Take some time today to think about times when you felt worn, torn or tattered, and reflect on how Jesus was present during those times.  Did you realize He was present at the time?  Did you pray for him to reveal his presence?  Do you now understand his eternal presence?

Saturday of the Second Week of Lent


Rather than what I am giving up, this season I trying to concentrate on moving in new directions that will leave me better when Easter arrives. In today’s reading we see Joseph’s brothers and the religious leaders in the Gospel feeling confident in their misguided judgements. I know how often I judge and wonder how much it is due to my sources of information and to those who are around me. My Lenten task is to judge less and to seek to understand more.

Friday of the Second Week of Lent


Lent provides a stark reminder of Jesus’ agape love for us.  Considering this astonishing gift of salvation, it would seem impossible to understand how we, or anyone else for that matter, could walk away from God.  During Lent, we are called to self-examination and reflection.  That calling is certainly challenging.  Have we walked away from Jesus?  Are we living our lives centrally focused upon Him?  Could we, or should we be doing something more to point our world to our Savior?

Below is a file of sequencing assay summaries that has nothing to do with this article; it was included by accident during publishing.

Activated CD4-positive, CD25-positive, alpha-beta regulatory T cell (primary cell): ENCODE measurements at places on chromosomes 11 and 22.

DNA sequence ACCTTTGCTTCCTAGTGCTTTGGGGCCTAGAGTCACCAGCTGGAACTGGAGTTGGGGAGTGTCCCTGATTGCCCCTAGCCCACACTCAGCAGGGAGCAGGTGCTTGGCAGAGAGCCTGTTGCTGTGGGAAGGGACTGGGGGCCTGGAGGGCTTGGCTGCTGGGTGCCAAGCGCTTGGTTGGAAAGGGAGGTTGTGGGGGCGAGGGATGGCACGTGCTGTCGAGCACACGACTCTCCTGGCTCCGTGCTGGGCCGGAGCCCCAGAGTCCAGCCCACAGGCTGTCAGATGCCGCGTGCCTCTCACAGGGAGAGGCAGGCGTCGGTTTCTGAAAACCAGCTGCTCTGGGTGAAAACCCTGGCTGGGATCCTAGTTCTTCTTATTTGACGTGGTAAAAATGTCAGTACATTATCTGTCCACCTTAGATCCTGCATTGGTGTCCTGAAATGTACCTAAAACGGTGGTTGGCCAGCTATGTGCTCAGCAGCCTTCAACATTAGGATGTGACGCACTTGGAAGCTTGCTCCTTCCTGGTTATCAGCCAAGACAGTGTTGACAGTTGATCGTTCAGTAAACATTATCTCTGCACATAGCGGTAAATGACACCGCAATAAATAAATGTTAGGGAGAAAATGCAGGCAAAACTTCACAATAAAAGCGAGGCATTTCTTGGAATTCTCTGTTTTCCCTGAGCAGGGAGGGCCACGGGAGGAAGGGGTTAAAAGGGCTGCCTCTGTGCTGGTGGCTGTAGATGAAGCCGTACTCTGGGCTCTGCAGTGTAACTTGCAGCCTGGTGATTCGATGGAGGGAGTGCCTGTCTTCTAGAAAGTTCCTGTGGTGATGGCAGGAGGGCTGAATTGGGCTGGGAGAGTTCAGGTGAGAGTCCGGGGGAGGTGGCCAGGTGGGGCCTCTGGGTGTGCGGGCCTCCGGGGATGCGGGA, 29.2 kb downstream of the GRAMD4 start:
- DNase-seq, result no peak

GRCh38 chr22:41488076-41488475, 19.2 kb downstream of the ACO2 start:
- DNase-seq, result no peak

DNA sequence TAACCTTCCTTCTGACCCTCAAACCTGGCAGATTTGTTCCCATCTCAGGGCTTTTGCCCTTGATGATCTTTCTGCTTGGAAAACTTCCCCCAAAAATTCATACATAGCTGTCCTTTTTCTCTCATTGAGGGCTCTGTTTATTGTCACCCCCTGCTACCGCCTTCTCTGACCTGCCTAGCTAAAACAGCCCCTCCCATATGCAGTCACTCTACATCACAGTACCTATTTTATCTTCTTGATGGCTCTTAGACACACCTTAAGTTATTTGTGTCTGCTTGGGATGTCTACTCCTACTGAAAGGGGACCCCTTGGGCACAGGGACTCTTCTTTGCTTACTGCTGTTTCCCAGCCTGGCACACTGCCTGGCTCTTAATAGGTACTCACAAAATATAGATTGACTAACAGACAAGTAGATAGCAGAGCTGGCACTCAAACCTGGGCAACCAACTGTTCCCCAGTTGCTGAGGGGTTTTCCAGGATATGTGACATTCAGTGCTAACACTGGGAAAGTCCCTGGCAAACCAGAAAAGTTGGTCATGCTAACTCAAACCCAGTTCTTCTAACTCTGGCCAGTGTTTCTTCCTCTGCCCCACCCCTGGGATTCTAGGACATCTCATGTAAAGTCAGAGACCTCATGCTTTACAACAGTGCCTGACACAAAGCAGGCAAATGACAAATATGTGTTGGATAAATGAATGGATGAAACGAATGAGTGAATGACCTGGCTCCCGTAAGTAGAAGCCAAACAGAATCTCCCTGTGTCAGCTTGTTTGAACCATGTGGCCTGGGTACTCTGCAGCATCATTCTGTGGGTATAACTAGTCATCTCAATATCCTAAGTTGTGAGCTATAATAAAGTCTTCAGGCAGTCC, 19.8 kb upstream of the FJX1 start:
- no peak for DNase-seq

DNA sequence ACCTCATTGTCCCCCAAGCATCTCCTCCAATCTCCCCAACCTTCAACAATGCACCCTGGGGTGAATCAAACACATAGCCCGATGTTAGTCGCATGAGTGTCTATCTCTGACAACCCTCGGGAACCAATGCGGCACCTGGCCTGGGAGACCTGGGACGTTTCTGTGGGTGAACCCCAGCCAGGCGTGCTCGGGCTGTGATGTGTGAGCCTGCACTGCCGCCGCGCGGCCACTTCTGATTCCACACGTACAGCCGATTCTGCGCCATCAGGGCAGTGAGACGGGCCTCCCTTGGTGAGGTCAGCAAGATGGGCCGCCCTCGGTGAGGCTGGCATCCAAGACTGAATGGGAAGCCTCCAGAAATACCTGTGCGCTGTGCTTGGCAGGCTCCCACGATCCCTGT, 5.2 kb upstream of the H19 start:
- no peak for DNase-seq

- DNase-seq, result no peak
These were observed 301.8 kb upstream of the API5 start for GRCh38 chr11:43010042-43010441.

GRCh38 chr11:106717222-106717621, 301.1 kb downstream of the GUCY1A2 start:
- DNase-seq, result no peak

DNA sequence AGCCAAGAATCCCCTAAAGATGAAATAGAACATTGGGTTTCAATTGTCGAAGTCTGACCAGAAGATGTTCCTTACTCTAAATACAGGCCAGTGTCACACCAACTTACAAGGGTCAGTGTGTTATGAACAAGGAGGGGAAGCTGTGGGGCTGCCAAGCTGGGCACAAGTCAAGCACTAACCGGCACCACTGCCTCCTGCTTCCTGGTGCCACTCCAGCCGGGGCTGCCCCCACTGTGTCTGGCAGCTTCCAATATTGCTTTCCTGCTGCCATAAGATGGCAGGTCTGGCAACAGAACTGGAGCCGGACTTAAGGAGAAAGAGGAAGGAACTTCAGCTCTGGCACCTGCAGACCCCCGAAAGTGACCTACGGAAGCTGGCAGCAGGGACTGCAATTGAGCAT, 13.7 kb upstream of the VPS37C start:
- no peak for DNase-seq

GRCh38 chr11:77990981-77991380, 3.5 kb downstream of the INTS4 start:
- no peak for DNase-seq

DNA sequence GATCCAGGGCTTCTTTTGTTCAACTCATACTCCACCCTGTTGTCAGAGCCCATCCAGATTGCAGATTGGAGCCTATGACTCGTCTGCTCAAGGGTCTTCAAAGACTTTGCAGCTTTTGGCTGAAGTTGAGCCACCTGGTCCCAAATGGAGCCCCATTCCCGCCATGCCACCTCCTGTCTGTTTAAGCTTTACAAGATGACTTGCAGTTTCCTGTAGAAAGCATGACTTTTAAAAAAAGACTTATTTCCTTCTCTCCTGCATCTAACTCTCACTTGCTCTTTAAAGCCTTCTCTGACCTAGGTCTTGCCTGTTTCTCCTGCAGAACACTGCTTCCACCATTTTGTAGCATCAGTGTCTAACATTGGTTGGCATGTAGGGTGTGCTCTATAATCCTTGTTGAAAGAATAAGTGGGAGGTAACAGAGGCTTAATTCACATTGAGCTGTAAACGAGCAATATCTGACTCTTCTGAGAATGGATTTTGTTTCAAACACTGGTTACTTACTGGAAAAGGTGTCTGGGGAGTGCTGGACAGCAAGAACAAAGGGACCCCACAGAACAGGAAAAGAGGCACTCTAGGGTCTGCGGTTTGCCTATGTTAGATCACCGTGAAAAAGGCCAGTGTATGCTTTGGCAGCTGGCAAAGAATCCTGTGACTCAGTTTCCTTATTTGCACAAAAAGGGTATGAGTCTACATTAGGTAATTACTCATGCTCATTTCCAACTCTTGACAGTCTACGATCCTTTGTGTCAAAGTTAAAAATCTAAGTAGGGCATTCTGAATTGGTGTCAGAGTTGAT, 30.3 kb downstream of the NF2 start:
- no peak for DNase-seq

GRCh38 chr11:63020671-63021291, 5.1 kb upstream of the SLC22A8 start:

Thursday of the Second Week of Lent


“This is not mine to give,” he said.  “My Father has prepared those places.” I remember reading for the first time in this passage Jesus stating that this favor was “not mine to give.” Jesus held himself subservient to his Father.  It was a turning point for me.  I felt that we too must take this example to heart.  If we want to be exalted in the Kingdom of God, we must be servants. Jesus, himself, came to serve, not to be served.

Wednesday of the Second Week of Lent

 


Joseph had cultivated a deep relationship with God throughout his life and was open to receive God’s gift of being the person who would help educate Jesus, the Messiah. In this relationship, Joseph was not in control and this was fine because he trusted the One in control. He knew the Law given by God to God’s people, he was faithful to it, yet he was open to God’s surprise.

During this remaining Lent season and the coming Easter season, let’s pray for an open and trusting heart. Let’s pray for the courage to receive God’s gifts openheartedly and with gratitude the way Joseph did.

Solemnity of Saint Joseph, spouse of the Blessed Virgin Mary